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Officer who killed man in crash told his job will be waiting for him

?Exemplary? record weighs heavily in chief?s decision to allow death driver to return to police ranks
Published - 03/01/2019 By - Nick Hudson - Police Oracle

A chief has given an officer who admitted killing a popular shopkeeper the chance to “rebuild his life” by keeping his job open when he has served his prison term.

The “unprecedented circumstances” and “exemplary” record of Sergeant Jason Bannister means he will be able to return to work after finishing his 18-month jail sentence for causing death by dangerous driving.

Staffordshire Chief Constable Gareth Morgan believes there are “exceptional circumstances” as to why he should ignore College of Policing guidelines and retain the services of the 45-year-old officer.

Following the outcome of a special case hearing, CC Morgan released a lengthy 1,180-word statement in support of his reasoning behind the decision not to impose a “deterrent value” in his determination of police regulations.

He laid particular emphasis on the fact that the public did not need “protecting” from the officer with regard to his past, present or future behaviour.

Temporary Sgt Bannister was the subject of misconduct proceedings after being handed a 18-month prison term at Birmingham crown court in November.

The off-duty Staffordshire officer’s Hyundai was in a head-on collision with a Mercedes Sprinter van driven by Balvinder Singh in December 2016.

Shopkeeper Mr Singh, 59, from Wednesfield, was taken to hospital following the two-vehicle crash on Cannock Road, Wolverhampton, but died later the same day from his injuries.

The officer was treated for minor injuries and, following a probe by West Midlands Police’s serious collision investigation team, was charged with causing death by dangerous driving earlier this year.

In addition to the prison sentence, the officer – who pleaded guilty at a hearing in September – was banned from driving for three years and nine months.

At a special case hearing on Friday, CC Morgan found that Sgt Bannister's conduct amounted to gross misconduct and he was issued with a final written warning and “retained in service”.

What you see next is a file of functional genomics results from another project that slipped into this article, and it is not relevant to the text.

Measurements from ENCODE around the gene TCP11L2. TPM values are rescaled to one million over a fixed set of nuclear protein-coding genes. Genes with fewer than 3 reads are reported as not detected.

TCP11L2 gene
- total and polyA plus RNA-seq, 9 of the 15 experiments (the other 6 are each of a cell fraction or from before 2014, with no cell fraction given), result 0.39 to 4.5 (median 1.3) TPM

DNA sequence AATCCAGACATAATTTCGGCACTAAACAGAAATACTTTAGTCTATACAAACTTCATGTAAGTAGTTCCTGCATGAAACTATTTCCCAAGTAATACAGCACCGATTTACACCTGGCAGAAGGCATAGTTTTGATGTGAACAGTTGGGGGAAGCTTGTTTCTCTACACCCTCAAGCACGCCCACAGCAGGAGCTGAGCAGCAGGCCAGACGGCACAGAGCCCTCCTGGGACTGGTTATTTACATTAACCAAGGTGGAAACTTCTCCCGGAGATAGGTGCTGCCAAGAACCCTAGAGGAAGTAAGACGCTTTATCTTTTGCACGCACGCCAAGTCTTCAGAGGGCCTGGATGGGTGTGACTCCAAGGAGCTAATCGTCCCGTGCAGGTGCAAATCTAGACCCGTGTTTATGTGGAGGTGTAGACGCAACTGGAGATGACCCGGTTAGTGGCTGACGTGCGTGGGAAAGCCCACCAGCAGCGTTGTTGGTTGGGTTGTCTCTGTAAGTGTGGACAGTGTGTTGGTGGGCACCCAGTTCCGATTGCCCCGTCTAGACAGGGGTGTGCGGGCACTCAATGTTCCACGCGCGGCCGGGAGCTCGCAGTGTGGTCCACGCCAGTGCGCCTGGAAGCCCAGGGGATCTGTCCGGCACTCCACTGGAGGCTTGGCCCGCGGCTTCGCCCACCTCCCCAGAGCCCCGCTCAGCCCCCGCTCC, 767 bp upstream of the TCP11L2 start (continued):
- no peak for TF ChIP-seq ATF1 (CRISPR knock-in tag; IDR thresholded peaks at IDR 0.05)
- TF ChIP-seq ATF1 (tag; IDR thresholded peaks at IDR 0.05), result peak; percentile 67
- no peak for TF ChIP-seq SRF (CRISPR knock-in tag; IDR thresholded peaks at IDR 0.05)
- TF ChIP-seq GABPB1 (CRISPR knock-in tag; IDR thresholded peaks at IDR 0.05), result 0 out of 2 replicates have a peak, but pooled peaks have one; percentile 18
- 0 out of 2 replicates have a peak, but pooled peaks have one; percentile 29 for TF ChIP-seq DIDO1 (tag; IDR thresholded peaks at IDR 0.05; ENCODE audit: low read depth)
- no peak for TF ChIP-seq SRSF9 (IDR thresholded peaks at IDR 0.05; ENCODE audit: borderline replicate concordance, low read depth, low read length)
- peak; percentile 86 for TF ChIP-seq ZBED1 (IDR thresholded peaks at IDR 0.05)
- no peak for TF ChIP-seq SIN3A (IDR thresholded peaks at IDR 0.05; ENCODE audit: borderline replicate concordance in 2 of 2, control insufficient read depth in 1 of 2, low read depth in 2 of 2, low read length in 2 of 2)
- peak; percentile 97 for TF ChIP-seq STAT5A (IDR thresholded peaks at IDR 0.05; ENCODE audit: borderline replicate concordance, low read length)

The chief constable said the events of the case were “profoundly tragic for all involved but none so much as the family of Balvinder Singh”.

He added: “The pain and loss felt by his family is evident in the statements submitted to the court and supplied additionally to this hearing.

“But it is also a tragedy for Jason Bannister. His remorse and acknowledgement of his guilt at court and at the hearing are testament to his own insight into these tragic circumstances that brought him to this point.”

CC Morgan went on to explain that his role in the case was to provide a “dispassionate application of the regulations, accepting the breadth of discretion the process affords”.

He said: “I am satisfied that these exceptional circumstances warrant the application of my discretion provided for in the regulations.

“The purpose of the misconduct proceedings is not to punish. It is about setting standards and reassuring the public that they can be maintained.

“Jason Bannister has admitted causing death by his dangerous driving and accepted that his conduct has been discreditable and amounts to gross misconduct. 

“Is this sufficient to underline the standards expected? Or do the particular circumstances of this case – which are not in dispute and the off duty nature of the incident– balance the gravity of the criminal conviction and penal sentence of the court?

“Nothing that has been argued or presented in any written submission persuades me that the public need protecting from Jason Bannister.

“Nor do I consider that this behaviour and conduct finding need to be amplified as a preventative measure to ensure that others are persuaded to change their behaviou

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